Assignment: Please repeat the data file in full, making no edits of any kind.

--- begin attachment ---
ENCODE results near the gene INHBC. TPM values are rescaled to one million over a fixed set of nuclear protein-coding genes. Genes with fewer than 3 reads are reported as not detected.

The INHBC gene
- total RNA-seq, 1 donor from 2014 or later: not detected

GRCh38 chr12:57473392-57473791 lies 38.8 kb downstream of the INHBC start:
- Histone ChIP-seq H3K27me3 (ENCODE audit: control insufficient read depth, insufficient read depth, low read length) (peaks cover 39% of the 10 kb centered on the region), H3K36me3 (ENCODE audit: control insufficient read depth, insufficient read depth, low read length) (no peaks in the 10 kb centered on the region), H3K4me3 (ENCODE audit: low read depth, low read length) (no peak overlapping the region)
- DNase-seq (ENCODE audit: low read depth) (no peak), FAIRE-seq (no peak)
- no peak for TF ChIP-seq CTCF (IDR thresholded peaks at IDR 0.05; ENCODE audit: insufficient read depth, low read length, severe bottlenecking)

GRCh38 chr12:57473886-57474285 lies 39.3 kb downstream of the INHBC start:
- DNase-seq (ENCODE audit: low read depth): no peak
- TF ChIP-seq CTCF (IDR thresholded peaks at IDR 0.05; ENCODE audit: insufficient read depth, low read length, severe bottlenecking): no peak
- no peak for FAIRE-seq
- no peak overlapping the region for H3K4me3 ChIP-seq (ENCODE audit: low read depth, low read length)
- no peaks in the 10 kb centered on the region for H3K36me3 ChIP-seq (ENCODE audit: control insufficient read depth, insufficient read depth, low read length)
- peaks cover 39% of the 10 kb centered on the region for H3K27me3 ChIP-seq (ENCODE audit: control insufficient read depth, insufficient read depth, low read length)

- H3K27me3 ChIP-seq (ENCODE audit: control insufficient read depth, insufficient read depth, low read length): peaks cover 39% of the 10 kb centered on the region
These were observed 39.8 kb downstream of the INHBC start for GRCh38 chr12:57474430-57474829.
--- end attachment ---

ENCODE results near the gene INHBC. TPM values are rescaled to one million over a fixed set of nuclear protein-coding genes. Genes with fewer than 3 reads are reported as not detected.

The INHBC gene
- total RNA-seq, 1 donor from 2014 or later: not detected

GRCh38 chr12:57473392-57473791 lies 38.8 kb downstream of the INHBC start:
- Histone ChIP-seq H3K27me3 (ENCODE audit: control insufficient read depth, insufficient read depth, low read length) (peaks cover 39% of the 10 kb centered on the region), H3K36me3 (ENCODE audit: control insufficient read depth, insufficient read depth, low read length) (no peaks in the 10 kb centered on the region), H3K4me3 (ENCODE audit: low read depth, low read length) (no peak overlapping the region)
- DNase-seq (ENCODE audit: low read depth) (no peak), FAIRE-seq (no peak)
- no peak for TF ChIP-seq CTCF (IDR thresholded peaks at IDR 0.05; ENCODE audit: insufficient read depth, low read length, severe bottlenecking)

GRCh38 chr12:57473886-57474285 lies 39.3 kb downstream of the INHBC start:
- DNase-seq (ENCODE audit: low read depth): no peak
- TF ChIP-seq CTCF (IDR thresholded peaks at IDR 0.05; ENCODE audit: insufficient read depth, low read length, severe bottlenecking): no peak
- no peak for FAIRE-seq
- no peak overlapping the region for H3K4me3 ChIP-seq (ENCODE audit: low read depth, low read length)
- no peaks in the 10 kb centered on the region for H3K36me3 ChIP-seq (ENCODE audit: control insufficient read depth, insufficient read depth, low read length)
- peaks cover 39% of the 10 kb centered on the region for H3K27me3 ChIP-seq (ENCODE audit: control insufficient read depth, insufficient read depth, low read length)

- H3K27me3 ChIP-seq (ENCODE audit: control insufficient read depth, insufficient read depth, low read length): peaks cover 39% of the 10 kb centered on the region
These were observed 39.8 kb downstream of the INHBC start for GRCh38 chr12:57474430-57474829.